Journalists from Bagladesh, India, Nepal and Sri Lanka visit Elon School of Communications


The professional journalists participated in two sessions led by Elon professors during their U.S. tour with the Meridian International Center focused on disinformation, ethics and credibility.

A cohort of journalists from Bangladesh, India, Nepal and Sri Lanka participated in sessions this week led by Elon faculty members Israel Balderas and Amanda Sturgill centered on disinformation and media ethics as part of a U.S. tour organized by the Meridian International Center.

Assistant Professor of Journalism Israel Balderas speaking with the group of journalists from Bangladesh, India, Nepal and Sri Lanka during sessions hosted by the Elon University School of Communications.

The tour, funded by the U.S. Department of State, is focused on disinformation, ethics and credibility, includes journalists from a variety of media from South and Central Asia and focuses on connecting them with elected officials, academics and members of the private sector. Along with the stop Tuesday at the Elon School of Communications, the group visited Washington, D.C., the Cronkite School of Journalism and Mass Communications at Arizona State University, the Poynter Institute in St. Petersburg, Florida, and other locations.

During the visit to Elon, the journalists met with Assistant Professor of Journalism Israel Balderas, who drew from his experience as a working broadcast journalist and leader within the Society of Professional Journalists to talk through the power and obligations those within journalism have to educate and inform the public in support of a more engaged democratic society.

Balderas acknowledged that in the United States, protections such as the First Amendment support the work of journalists as they seek to hold the powerful accountable and exercise their freedom to report.

“I think American journalists can take journalism for granted,” Balderas told the group. “I tell my students, when I think of international journalists, they are very brave people. They often work without the same protections we have here.”

Members of the group shared how enriching it was to visit the United States to meet with fellow journalists and to realize the commonalities they have in the work they do and the challenges they face. “Meeting different journalists who are working on the same topics we are is exciting,” one attendee said. “It is such a good learning experience.”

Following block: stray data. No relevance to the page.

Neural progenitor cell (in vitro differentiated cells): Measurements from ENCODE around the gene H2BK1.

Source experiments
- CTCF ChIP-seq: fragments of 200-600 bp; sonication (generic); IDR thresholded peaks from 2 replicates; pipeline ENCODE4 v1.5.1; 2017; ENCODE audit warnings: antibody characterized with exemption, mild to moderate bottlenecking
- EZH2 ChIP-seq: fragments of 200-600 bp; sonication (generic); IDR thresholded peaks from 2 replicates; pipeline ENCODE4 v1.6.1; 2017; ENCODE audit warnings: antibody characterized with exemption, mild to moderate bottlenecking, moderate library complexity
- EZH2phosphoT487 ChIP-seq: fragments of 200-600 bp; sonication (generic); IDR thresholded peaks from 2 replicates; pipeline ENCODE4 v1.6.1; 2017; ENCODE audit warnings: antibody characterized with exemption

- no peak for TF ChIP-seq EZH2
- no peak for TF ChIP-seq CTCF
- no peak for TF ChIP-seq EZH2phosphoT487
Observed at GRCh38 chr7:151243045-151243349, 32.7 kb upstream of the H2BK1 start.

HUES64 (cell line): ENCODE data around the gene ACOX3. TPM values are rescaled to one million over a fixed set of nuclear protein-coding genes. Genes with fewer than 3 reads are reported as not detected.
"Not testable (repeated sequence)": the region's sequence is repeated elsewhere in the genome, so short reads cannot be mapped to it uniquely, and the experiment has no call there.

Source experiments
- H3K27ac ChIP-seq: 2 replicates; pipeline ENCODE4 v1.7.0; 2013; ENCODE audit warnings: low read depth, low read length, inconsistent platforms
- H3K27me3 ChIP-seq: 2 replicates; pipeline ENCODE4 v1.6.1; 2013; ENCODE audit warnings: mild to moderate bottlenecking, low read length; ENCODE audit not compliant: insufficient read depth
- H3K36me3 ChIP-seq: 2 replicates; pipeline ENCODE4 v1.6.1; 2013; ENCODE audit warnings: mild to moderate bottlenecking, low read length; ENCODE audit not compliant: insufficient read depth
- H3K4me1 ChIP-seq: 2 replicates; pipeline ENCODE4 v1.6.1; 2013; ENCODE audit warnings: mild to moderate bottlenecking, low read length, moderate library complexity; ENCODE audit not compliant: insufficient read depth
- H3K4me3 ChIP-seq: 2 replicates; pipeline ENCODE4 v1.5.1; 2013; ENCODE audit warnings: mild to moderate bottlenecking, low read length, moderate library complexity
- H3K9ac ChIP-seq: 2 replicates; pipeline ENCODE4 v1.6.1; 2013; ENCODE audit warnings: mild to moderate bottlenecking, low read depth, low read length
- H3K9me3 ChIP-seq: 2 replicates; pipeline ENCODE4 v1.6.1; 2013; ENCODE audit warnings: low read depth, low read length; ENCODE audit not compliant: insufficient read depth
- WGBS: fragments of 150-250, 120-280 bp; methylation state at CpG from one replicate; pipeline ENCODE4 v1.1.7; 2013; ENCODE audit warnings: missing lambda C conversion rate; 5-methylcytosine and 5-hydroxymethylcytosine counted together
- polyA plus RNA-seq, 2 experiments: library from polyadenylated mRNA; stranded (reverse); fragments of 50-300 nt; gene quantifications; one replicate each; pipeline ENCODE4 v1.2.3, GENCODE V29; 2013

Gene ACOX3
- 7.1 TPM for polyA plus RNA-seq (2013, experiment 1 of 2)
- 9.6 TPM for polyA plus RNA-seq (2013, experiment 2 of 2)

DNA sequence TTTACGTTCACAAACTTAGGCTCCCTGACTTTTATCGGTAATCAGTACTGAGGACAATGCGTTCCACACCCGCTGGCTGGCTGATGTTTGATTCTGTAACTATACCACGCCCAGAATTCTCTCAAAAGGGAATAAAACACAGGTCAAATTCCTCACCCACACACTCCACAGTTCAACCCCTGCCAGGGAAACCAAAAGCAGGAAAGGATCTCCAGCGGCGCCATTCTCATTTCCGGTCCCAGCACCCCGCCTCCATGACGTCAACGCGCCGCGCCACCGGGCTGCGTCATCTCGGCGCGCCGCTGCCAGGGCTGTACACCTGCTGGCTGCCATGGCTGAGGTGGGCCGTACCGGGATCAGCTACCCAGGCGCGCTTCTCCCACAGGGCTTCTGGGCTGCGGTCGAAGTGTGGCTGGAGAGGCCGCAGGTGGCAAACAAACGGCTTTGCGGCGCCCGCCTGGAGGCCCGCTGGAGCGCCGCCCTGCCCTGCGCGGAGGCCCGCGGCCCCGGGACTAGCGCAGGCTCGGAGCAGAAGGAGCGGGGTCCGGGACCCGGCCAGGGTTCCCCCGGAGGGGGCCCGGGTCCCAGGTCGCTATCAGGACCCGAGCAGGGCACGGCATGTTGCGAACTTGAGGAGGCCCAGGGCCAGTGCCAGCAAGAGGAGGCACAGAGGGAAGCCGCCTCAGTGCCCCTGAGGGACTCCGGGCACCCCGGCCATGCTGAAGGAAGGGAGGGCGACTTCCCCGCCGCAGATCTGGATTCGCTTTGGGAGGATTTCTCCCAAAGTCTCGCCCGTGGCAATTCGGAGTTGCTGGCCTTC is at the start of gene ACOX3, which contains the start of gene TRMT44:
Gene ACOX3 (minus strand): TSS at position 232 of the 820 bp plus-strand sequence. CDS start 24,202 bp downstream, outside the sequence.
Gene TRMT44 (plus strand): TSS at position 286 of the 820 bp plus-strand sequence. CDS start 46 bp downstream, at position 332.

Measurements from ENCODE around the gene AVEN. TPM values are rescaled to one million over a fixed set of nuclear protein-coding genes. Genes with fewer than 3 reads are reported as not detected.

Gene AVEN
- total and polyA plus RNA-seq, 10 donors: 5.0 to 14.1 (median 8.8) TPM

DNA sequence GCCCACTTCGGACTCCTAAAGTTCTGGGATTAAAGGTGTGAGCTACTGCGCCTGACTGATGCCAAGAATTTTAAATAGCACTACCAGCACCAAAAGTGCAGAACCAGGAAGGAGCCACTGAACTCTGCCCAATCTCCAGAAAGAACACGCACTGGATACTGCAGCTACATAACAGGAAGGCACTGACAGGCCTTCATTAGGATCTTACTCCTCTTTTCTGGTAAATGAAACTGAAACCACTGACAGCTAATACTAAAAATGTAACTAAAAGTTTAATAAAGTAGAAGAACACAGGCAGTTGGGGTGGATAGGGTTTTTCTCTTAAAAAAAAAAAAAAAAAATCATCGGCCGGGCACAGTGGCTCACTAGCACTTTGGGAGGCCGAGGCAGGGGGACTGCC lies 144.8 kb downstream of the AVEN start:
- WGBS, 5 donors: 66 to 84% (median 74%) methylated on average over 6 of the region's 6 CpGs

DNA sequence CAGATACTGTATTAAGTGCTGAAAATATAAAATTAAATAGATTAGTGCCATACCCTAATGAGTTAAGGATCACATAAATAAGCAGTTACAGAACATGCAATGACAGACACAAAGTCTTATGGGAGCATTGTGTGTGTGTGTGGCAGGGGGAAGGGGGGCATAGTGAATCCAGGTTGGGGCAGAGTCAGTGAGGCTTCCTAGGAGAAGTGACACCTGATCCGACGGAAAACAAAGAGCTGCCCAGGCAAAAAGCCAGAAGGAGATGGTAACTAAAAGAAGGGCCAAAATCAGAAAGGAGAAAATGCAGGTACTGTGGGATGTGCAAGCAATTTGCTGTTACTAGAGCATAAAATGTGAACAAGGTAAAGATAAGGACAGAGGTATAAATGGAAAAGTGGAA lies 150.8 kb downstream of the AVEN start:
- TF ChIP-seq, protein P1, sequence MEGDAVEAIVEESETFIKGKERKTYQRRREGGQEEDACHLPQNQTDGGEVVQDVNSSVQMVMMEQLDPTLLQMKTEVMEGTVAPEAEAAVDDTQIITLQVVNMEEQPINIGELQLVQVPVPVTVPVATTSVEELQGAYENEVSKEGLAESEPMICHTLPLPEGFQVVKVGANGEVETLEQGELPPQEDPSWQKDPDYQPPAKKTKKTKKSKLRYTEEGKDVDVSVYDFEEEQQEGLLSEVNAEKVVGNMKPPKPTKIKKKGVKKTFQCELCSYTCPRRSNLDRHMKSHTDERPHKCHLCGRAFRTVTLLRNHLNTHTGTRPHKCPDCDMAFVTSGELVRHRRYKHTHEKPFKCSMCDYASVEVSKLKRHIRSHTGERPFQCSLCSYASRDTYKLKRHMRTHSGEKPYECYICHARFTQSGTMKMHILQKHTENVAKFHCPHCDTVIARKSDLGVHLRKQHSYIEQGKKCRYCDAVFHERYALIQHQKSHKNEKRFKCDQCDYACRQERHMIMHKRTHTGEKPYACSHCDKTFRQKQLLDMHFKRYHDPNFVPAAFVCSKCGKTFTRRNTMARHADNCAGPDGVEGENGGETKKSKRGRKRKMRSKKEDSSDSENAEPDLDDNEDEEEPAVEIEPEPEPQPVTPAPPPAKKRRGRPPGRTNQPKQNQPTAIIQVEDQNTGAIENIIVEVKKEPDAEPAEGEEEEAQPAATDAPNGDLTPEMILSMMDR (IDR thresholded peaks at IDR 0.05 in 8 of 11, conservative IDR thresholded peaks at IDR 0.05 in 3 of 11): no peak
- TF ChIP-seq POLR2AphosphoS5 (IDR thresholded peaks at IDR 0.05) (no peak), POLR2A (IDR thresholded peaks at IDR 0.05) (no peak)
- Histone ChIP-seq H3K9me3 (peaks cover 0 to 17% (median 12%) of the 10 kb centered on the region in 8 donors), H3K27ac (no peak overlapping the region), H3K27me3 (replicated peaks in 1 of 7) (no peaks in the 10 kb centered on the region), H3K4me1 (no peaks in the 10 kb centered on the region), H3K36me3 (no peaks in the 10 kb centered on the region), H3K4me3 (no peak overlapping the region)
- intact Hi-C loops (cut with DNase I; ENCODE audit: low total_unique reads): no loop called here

Balderas leads a discussion about coverage of the 2016 presidential election during a visit by journalists from Bangladesh, India, Nepal and Sri Lanka.

They voiced some of the challenges they encounter as they are trying to seek out information that those in power may not be brought to light. Sivapriyan Ekiri Thyagarajan Bakthavatchalam is the assistant editor of the Deccan Herald newspaper that covers Tamil Nadu, a province in southern India. He said that it has become increasingly difficult to convince sources to allow the publication of their names and titles, a practice that lends credibility to what’s being reported.

“The way journalism is evolving, more and more officials are not willing to come forward to talk on the record,” he said. “Now everyone wants to hide behind the word ‘sources.’ During the past five years, the number of people asking to not be identified is increasing.”

Balderas walked the group through his coverage of the weeks leading up to the 2016 presidential election when he was a reporter and anchor with a West Palm Beach, Florida, station. He drew from the segment he produced from a Donald Trump rally about two weeks before Election Day when he chose not to focus on the hostility of the crowd, driven in part by the claims of the candidate, toward the media. Balderas says he can now see connections between that night and the violence during the Jan. 6, 2021, insurrection in Washington, D.C.

Balderas asked for feedback on his editorial decisions that day, with one offering that he could have done a separate segment that focused more clearly on the treatment of the media, which Balderas agreed would have helped lift up the early claims that Trump was making about the election being “fixed.”

“If you’re going to be a journalist today, welcome to the new normal,” Balderas said. “If you’re not prepared for this, go do something easy because this is hard.”

The group concluded their visit to Elon with a session led by Associate Professor of Journalism Amanda Sturgill, whose 2020 book, “Detecting Deception: Tools to Fight Fake News,” was designed to help news consumer weed through an increasingly crowded information environment and identify the most common bad arguments people make. Before leaving the university and heading to the Poynter Institute in Florida, they took a guided tour of the School of Communications facilities.

Source : Elon